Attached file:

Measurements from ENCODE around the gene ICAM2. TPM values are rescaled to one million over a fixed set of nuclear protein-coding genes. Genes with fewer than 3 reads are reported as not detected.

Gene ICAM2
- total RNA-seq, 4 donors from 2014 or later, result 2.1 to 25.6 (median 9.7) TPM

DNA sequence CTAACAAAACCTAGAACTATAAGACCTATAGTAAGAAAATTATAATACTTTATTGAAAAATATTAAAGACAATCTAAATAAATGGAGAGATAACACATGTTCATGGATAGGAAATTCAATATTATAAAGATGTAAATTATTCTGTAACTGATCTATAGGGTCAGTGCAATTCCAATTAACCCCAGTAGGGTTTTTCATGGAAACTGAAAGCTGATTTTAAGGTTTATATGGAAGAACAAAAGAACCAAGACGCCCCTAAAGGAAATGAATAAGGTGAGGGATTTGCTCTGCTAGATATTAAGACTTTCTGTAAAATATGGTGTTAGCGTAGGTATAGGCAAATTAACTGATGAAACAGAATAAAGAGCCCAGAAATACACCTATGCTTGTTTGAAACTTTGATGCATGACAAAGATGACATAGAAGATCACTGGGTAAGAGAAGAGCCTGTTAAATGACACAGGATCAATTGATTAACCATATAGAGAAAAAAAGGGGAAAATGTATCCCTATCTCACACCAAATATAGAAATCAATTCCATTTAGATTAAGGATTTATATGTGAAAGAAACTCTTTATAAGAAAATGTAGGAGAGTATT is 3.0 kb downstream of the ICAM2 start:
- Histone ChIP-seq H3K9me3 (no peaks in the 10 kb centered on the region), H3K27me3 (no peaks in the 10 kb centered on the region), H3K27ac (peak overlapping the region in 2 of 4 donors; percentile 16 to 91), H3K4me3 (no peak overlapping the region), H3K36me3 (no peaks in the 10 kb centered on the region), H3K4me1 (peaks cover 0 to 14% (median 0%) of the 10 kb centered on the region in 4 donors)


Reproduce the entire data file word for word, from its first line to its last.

Measurements from ENCODE around the gene ICAM2. TPM values are rescaled to one million over a fixed set of nuclear protein-coding genes. Genes with fewer than 3 reads are reported as not detected.

Gene ICAM2
- total RNA-seq, 4 donors from 2014 or later, result 2.1 to 25.6 (median 9.7) TPM

DNA sequence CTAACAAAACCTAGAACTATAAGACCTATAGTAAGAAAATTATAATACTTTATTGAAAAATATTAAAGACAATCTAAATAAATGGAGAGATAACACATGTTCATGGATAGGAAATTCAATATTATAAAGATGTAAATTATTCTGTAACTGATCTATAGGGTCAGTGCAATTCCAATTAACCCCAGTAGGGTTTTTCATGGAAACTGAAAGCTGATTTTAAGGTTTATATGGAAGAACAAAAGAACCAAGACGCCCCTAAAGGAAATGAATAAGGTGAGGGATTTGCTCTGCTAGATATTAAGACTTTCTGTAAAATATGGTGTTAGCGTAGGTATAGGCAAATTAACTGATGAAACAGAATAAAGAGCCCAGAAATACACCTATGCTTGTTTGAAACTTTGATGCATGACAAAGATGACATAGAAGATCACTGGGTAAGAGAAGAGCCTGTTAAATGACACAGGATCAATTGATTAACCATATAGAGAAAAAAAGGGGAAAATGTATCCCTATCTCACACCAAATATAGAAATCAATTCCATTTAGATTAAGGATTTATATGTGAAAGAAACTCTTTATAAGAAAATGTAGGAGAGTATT is 3.0 kb downstream of the ICAM2 start:
- Histone ChIP-seq H3K9me3 (no peaks in the 10 kb centered on the region), H3K27me3 (no peaks in the 10 kb centered on the region), H3K27ac (peak overlapping the region in 2 of 4 donors; percentile 16 to 91), H3K4me3 (no peak overlapping the region), H3K36me3 (no peaks in the 10 kb centered on the region), H3K4me1 (peaks cover 0 to 14% (median 0%) of the 10 kb centered on the region in 4 donors)